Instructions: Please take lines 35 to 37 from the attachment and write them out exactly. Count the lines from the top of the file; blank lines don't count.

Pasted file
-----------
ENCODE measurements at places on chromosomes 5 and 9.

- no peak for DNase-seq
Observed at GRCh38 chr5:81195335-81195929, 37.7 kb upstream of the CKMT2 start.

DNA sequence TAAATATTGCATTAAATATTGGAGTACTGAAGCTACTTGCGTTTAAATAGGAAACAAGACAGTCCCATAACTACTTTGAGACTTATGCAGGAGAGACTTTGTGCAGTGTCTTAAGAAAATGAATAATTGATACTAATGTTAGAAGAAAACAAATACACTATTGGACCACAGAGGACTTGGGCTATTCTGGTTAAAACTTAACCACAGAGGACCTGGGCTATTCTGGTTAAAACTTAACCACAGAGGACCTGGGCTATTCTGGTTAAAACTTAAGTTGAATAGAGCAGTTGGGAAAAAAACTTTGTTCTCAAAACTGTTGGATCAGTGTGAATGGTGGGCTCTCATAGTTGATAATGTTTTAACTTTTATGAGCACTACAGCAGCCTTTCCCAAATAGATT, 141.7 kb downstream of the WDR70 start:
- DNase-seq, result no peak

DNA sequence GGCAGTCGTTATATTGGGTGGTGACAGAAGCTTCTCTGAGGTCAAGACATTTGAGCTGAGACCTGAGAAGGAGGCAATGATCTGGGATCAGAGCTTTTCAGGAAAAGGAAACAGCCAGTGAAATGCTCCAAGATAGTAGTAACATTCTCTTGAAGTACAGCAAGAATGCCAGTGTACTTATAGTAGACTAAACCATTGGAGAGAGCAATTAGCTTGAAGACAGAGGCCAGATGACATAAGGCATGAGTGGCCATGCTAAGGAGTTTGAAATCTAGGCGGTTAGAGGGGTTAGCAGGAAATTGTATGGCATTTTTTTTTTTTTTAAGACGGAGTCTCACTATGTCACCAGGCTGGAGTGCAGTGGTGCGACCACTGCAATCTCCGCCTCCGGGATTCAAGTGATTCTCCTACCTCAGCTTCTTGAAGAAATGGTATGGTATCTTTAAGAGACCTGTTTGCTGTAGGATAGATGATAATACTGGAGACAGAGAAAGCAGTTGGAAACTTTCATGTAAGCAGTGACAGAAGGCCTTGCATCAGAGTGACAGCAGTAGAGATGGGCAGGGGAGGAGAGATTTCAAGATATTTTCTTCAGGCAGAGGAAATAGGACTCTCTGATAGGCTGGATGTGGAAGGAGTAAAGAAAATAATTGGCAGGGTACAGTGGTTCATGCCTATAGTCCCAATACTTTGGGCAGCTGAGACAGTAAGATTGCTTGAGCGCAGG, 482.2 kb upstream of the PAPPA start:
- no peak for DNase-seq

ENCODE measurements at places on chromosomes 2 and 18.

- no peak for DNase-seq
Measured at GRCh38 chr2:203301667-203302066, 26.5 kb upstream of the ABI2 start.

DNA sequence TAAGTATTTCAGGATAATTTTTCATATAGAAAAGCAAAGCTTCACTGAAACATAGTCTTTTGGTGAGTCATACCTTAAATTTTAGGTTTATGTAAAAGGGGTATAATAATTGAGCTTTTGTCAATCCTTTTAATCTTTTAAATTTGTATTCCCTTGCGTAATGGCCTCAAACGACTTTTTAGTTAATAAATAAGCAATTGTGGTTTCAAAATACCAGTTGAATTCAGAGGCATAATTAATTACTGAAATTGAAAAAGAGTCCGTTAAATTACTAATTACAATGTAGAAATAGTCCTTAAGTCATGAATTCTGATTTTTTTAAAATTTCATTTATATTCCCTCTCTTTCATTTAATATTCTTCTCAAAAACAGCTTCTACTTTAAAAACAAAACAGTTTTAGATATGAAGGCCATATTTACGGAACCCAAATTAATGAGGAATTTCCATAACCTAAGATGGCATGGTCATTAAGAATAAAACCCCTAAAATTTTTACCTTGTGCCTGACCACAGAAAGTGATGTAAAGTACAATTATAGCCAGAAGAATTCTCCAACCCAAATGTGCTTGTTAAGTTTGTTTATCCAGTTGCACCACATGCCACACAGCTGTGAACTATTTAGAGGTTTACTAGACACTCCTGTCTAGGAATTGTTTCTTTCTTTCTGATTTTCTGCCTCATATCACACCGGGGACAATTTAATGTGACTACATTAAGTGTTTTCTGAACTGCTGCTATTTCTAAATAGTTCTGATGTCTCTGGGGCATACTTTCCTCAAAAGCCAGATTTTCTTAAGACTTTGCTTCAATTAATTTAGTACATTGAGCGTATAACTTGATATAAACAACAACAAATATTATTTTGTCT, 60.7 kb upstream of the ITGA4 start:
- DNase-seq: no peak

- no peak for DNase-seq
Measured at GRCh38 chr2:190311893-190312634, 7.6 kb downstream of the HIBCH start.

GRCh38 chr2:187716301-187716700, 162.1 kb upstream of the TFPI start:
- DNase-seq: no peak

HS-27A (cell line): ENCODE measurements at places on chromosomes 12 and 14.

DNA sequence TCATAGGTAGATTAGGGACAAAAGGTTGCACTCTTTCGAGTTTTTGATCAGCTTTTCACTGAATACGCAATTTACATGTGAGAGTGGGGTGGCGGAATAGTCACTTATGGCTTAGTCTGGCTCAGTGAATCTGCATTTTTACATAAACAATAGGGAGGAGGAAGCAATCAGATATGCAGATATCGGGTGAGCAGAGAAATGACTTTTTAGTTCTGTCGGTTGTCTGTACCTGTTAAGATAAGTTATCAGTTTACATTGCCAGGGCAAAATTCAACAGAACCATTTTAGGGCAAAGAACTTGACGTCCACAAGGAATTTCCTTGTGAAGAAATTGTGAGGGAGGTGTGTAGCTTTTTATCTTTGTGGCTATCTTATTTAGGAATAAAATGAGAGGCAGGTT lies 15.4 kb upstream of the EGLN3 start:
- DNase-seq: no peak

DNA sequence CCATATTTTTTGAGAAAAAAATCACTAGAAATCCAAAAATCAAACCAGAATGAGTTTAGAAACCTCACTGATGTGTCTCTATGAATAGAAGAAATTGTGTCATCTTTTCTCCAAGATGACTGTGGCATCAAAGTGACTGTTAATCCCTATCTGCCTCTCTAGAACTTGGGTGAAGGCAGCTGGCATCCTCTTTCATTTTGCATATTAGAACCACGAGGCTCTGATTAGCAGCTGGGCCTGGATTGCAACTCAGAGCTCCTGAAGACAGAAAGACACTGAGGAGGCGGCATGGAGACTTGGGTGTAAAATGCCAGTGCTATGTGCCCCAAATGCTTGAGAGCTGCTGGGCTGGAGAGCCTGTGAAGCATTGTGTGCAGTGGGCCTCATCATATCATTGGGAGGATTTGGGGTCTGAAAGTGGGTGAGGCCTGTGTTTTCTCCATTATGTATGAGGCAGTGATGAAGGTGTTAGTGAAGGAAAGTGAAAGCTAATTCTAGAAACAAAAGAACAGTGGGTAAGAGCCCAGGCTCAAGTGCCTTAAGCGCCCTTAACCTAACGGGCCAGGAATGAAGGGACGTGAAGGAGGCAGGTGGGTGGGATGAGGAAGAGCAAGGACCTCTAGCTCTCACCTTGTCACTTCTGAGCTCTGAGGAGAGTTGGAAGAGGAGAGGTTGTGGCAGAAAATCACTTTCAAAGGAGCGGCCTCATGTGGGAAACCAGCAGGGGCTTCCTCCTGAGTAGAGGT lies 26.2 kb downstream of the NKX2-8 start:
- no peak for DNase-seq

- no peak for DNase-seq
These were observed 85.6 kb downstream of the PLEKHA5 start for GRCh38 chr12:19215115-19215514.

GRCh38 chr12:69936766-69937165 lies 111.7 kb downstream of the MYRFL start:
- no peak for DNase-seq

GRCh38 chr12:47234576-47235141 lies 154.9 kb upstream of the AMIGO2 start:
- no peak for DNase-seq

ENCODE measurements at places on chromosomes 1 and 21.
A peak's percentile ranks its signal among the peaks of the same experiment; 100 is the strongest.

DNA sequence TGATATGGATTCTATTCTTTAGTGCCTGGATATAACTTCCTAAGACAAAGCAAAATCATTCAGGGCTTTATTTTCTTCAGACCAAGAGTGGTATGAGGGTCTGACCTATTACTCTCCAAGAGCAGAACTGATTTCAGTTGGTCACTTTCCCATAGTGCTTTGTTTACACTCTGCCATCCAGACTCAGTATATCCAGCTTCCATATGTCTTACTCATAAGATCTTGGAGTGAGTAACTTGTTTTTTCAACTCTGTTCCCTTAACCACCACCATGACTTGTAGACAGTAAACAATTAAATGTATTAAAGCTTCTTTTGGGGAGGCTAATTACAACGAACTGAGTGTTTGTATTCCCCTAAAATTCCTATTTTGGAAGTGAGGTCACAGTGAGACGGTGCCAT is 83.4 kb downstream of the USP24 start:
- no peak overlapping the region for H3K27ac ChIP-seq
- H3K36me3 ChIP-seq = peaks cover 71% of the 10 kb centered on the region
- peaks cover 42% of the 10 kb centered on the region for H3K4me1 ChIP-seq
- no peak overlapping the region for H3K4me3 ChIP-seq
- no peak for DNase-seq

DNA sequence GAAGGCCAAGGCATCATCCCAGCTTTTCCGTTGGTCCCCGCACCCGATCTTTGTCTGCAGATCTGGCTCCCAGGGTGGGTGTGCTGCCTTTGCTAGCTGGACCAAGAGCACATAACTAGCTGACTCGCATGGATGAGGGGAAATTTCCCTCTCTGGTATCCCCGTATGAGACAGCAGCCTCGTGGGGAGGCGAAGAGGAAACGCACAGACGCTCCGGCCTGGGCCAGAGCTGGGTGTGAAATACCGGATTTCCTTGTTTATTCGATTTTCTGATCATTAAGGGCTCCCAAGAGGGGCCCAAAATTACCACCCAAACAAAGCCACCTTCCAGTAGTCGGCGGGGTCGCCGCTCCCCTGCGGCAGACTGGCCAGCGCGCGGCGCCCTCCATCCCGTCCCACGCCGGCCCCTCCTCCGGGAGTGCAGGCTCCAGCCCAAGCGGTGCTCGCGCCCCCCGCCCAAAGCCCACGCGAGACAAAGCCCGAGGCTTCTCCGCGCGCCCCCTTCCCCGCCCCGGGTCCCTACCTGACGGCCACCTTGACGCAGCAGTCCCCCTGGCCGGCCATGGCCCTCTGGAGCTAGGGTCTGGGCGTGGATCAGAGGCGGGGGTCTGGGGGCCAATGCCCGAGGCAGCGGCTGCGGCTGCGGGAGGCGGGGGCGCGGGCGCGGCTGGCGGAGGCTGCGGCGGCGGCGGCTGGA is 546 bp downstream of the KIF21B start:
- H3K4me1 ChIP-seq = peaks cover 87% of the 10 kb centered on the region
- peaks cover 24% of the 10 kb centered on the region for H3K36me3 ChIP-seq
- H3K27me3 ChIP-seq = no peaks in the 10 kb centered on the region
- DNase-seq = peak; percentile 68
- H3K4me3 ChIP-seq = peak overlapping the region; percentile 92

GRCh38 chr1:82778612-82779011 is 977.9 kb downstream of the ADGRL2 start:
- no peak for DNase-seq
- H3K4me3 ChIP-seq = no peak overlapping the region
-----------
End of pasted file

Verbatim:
- no peak for DNase-seq

DNA sequence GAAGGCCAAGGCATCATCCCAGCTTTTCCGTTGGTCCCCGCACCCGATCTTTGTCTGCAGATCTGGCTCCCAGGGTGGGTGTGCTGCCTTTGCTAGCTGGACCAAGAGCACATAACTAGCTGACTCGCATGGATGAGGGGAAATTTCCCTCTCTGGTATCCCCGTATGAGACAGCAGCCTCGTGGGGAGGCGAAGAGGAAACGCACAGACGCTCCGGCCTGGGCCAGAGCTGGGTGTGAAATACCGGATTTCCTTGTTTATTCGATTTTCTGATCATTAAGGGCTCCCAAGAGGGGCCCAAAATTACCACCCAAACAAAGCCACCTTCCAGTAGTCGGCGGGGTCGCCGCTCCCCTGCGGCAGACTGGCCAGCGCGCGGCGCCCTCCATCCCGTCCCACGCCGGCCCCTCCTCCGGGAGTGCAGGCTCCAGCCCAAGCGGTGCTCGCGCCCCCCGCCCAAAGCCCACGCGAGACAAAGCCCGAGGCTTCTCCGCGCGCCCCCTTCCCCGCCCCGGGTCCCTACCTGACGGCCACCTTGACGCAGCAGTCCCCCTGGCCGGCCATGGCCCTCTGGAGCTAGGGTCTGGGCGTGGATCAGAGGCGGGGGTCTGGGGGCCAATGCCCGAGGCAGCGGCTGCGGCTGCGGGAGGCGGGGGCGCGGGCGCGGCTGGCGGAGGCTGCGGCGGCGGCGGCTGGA is 546 bp downstream of the KIF21B start:
- H3K4me1 ChIP-seq = peaks cover 87% of the 10 kb centered on the region